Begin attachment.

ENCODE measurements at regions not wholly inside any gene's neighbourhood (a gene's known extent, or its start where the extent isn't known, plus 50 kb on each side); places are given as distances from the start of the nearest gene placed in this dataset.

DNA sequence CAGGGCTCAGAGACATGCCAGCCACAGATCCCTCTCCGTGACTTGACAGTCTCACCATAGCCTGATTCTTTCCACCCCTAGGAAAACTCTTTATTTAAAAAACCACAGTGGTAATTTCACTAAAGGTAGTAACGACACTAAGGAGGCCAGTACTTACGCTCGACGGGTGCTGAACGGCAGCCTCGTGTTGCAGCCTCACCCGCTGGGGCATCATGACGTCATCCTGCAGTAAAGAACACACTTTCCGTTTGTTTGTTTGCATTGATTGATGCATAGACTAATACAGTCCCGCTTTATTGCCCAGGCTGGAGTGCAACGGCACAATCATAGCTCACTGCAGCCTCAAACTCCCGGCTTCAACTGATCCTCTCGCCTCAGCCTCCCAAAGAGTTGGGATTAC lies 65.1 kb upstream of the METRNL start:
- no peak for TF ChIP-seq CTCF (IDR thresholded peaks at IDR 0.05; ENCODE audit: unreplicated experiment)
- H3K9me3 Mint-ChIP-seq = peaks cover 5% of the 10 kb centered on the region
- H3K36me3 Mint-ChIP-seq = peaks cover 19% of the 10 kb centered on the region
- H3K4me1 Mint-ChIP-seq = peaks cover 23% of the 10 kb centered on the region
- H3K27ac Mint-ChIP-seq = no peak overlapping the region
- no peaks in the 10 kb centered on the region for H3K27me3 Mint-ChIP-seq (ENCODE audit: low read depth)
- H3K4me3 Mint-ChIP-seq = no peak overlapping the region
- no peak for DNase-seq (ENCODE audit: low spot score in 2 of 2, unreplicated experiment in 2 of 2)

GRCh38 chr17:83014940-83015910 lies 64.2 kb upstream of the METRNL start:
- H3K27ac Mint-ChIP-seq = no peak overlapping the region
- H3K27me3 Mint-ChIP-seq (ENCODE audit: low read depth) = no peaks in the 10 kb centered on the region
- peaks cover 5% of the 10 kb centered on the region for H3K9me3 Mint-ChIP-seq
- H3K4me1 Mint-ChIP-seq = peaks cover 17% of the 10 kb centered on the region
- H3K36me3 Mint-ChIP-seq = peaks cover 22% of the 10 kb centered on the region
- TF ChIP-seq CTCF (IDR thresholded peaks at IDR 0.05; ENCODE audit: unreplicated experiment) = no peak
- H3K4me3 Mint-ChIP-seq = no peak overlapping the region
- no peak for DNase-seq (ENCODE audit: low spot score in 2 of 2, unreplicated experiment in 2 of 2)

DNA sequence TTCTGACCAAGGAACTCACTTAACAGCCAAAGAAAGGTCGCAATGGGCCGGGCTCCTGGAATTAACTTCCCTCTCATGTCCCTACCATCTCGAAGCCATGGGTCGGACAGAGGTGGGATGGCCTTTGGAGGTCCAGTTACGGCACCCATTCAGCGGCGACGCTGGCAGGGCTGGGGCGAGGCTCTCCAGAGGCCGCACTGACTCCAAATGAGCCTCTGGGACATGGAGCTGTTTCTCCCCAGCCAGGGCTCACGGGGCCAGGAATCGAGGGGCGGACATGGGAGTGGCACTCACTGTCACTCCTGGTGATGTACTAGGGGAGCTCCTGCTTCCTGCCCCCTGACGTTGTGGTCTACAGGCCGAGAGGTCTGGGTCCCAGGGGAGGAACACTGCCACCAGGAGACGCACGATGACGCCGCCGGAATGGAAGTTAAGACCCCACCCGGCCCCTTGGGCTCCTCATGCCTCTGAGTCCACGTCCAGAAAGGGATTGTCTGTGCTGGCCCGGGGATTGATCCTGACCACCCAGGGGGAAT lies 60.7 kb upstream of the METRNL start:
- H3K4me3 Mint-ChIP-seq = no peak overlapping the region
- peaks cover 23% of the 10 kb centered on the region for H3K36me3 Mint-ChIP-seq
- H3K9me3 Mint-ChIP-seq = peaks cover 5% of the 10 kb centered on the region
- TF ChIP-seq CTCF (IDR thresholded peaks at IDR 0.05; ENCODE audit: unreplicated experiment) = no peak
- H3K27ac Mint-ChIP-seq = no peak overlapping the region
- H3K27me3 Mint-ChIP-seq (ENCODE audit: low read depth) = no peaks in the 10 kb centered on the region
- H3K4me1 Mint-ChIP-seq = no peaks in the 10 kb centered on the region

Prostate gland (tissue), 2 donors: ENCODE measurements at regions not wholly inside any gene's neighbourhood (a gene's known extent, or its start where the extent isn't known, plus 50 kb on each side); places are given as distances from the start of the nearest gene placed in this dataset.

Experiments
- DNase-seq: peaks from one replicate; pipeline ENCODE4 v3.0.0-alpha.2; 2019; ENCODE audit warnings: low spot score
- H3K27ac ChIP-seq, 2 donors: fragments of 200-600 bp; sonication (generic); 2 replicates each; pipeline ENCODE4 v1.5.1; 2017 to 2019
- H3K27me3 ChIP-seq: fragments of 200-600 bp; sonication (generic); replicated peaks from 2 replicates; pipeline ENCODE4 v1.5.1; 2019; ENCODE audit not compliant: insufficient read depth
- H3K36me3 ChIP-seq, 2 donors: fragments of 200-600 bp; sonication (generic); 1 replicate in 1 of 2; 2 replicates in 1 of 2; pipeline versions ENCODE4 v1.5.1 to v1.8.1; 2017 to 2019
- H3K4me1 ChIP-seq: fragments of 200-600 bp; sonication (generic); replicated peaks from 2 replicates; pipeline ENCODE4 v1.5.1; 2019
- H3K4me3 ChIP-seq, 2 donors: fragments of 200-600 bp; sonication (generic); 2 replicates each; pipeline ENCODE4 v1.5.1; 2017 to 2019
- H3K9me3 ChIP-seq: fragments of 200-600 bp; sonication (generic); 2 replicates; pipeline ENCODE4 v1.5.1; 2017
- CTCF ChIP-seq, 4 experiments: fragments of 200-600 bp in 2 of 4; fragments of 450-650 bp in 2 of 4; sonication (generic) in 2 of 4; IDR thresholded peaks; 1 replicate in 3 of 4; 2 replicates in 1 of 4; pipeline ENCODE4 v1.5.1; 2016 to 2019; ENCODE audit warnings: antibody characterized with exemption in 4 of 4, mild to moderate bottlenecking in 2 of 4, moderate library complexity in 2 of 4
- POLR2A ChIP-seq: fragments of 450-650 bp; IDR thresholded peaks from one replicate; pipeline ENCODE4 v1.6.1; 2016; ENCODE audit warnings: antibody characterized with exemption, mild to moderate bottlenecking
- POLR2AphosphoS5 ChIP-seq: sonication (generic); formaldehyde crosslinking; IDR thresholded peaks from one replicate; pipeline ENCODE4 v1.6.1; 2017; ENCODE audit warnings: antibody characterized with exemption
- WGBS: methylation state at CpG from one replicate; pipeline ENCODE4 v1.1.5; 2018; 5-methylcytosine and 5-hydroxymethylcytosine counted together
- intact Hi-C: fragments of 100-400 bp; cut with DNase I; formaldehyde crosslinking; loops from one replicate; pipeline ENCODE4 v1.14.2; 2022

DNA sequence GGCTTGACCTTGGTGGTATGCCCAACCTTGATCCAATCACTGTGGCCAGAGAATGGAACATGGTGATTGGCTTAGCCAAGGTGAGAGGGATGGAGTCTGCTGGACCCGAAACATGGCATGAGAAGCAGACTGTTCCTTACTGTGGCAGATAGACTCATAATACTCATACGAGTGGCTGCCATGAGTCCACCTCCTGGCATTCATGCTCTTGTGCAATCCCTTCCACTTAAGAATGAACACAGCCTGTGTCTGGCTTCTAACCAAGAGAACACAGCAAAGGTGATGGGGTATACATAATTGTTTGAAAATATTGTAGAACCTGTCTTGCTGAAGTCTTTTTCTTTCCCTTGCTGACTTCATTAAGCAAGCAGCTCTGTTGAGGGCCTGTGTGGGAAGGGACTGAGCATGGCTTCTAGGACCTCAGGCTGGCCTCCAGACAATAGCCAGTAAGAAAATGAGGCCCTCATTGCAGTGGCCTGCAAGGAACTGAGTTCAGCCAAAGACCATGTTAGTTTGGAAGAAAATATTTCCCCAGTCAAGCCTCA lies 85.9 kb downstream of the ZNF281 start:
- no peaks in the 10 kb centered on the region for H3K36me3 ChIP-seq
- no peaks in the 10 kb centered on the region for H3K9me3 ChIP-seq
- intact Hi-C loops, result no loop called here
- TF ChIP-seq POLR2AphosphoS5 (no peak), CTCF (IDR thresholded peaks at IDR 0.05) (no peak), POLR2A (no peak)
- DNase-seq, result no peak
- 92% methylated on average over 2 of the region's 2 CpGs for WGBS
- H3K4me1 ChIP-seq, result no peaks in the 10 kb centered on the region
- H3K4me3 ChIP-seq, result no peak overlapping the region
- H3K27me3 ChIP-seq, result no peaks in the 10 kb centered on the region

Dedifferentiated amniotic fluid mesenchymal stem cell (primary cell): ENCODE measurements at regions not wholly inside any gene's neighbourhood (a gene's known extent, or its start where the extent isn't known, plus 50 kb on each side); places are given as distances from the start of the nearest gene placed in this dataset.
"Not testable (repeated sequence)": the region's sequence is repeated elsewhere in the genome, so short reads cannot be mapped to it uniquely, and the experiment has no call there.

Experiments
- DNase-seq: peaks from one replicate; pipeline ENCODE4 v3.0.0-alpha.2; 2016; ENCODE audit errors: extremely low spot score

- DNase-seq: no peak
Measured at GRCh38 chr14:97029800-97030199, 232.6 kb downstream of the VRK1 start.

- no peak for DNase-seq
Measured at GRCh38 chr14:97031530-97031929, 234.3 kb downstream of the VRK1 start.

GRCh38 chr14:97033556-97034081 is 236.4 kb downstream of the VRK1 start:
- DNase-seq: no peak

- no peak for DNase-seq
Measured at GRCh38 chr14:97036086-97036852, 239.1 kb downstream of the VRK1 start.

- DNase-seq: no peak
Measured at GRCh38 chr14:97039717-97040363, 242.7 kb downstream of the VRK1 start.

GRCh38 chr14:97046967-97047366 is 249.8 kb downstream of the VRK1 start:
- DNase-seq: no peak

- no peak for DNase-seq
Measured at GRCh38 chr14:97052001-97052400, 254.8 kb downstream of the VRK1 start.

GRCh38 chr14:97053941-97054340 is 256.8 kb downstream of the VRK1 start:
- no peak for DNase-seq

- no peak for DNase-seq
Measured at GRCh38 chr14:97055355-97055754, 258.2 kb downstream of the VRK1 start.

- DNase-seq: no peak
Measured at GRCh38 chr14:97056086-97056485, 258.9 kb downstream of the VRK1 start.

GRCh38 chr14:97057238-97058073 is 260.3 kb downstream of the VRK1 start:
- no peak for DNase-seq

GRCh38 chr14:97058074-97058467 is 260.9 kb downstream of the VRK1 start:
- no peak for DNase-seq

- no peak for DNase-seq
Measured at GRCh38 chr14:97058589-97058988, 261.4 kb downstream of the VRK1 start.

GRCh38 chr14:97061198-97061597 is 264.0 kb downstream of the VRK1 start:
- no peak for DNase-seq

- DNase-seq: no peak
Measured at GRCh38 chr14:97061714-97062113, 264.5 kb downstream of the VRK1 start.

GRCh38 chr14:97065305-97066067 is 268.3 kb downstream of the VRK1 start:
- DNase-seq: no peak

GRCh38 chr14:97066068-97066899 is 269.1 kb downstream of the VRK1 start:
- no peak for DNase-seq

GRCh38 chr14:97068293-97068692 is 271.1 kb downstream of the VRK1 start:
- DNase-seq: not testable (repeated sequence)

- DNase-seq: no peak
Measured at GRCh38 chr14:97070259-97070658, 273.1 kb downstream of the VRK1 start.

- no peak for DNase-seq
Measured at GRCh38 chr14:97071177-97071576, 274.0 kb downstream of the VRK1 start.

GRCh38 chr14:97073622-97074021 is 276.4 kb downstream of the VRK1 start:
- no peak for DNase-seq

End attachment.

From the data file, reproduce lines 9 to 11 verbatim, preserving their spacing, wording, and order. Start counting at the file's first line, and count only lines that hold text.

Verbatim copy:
- H3K4me3 Mint-ChIP-seq = no peak overlapping the region
- no peak for DNase-seq (ENCODE audit: low spot score in 2 of 2, unreplicated experiment in 2 of 2)

GRCh38 chr17:83014940-83015910 lies 64.2 kb upstream of the METRNL start: